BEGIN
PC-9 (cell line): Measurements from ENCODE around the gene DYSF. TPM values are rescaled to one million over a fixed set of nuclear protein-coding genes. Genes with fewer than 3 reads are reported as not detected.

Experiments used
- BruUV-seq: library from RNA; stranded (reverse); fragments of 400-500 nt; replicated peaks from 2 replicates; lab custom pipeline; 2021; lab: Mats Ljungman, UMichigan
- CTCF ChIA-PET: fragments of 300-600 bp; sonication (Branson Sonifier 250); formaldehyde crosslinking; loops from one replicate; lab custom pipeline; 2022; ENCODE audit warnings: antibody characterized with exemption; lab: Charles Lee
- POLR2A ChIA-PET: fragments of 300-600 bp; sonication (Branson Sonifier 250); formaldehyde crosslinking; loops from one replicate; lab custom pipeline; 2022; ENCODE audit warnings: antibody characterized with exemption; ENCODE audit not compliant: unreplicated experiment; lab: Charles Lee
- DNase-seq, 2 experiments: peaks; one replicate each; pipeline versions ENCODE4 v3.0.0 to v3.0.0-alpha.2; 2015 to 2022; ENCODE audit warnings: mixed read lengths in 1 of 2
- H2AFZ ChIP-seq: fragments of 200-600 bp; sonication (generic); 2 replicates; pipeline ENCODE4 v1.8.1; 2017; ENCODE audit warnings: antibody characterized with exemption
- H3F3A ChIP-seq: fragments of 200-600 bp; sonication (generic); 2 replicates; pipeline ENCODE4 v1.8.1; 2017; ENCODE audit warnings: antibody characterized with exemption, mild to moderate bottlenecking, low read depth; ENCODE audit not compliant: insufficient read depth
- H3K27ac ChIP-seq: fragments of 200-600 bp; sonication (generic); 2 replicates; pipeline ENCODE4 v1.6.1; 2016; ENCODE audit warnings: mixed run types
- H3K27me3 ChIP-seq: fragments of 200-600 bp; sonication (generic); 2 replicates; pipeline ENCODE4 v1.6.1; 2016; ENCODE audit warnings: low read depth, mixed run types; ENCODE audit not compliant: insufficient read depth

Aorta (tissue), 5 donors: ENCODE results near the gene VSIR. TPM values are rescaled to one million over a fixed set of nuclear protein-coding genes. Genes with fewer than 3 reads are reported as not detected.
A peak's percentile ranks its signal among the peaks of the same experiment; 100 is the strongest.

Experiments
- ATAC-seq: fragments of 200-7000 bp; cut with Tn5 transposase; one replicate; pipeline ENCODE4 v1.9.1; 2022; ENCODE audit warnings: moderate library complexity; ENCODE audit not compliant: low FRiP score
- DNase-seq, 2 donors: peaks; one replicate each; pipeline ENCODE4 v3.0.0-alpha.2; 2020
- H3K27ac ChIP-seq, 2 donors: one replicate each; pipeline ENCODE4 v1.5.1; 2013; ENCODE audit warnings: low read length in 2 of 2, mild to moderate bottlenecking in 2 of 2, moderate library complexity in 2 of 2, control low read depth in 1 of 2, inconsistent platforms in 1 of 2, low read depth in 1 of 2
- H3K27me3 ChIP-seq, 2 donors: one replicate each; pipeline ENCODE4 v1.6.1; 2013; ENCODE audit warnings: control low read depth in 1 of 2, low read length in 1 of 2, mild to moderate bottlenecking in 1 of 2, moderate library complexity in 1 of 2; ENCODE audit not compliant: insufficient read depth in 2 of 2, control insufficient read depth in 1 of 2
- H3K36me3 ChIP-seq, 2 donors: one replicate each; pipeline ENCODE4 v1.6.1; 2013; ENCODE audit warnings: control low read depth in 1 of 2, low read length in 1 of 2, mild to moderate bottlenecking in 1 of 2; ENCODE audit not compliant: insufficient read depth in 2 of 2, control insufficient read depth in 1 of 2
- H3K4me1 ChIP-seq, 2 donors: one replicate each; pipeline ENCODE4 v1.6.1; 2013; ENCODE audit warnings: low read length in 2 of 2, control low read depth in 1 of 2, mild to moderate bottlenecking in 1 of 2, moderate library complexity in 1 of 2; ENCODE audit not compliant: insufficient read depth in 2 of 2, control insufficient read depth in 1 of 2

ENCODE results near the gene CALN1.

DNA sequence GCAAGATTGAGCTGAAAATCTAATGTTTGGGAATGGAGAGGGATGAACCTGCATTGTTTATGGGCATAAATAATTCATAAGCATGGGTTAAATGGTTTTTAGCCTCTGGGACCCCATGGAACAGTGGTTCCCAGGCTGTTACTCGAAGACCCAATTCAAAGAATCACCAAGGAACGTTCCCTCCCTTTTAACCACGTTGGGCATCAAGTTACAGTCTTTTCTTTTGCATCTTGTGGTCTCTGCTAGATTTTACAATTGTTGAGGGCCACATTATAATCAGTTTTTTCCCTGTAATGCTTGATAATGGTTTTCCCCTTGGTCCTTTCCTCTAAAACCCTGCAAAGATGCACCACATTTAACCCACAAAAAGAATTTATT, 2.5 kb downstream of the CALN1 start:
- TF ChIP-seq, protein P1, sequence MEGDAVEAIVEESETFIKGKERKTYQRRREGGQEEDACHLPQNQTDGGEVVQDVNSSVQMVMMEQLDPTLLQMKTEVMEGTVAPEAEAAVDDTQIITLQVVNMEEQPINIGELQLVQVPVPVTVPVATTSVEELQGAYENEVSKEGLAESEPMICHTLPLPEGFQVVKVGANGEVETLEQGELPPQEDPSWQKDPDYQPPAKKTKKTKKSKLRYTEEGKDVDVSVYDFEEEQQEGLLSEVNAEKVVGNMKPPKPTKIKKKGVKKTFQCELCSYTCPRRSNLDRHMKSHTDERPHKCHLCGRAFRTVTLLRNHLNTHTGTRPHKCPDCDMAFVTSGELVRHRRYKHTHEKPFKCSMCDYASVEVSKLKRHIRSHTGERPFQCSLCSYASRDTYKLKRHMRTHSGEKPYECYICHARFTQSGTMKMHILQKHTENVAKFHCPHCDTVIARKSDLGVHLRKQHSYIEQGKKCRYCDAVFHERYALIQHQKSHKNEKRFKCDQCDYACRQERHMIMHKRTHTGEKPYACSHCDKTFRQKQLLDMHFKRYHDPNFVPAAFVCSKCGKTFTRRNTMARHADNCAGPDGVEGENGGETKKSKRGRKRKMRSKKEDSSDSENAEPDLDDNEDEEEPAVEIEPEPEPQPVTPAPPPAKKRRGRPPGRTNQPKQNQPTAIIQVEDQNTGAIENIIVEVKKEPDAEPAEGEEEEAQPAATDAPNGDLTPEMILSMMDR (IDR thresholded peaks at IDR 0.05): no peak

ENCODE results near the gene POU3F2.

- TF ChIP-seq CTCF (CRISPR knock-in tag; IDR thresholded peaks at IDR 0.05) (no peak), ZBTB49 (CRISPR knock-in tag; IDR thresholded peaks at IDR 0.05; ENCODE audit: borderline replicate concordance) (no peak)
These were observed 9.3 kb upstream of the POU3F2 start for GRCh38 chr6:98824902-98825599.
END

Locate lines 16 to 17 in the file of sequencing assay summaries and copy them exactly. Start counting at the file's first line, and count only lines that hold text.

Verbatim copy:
- H3K27ac ChIP-seq, 2 donors: one replicate each; pipeline ENCODE4 v1.5.1; 2013; ENCODE audit warnings: low read length in 2 of 2, mild to moderate bottlenecking in 2 of 2, moderate library complexity in 2 of 2, control low read depth in 1 of 2, inconsistent platforms in 1 of 2, low read depth in 1 of 2
- H3K27me3 ChIP-seq, 2 donors: one replicate each; pipeline ENCODE4 v1.6.1; 2013; ENCODE audit warnings: control low read depth in 1 of 2, low read length in 1 of 2, mild to moderate bottlenecking in 1 of 2, moderate library complexity in 1 of 2; ENCODE audit not compliant: insufficient read depth in 2 of 2, control insufficient read depth in 1 of 2